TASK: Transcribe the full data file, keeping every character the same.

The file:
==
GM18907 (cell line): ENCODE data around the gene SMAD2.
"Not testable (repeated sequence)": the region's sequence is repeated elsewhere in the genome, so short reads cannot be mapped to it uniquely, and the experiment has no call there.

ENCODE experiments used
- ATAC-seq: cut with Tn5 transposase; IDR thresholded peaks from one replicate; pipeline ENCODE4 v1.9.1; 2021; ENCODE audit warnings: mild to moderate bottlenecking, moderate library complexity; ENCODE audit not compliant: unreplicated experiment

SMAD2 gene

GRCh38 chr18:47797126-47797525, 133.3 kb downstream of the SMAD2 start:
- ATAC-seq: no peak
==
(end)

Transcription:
GM18907 (cell line): ENCODE data around the gene SMAD2.
"Not testable (repeated sequence)": the region's sequence is repeated elsewhere in the genome, so short reads cannot be mapped to it uniquely, and the experiment has no call there.

ENCODE experiments used
- ATAC-seq: cut with Tn5 transposase; IDR thresholded peaks from one replicate; pipeline ENCODE4 v1.9.1; 2021; ENCODE audit warnings: mild to moderate bottlenecking, moderate library complexity; ENCODE audit not compliant: unreplicated experiment

SMAD2 gene

GRCh38 chr18:47797126-47797525, 133.3 kb downstream of the SMAD2 start:
- ATAC-seq: no peak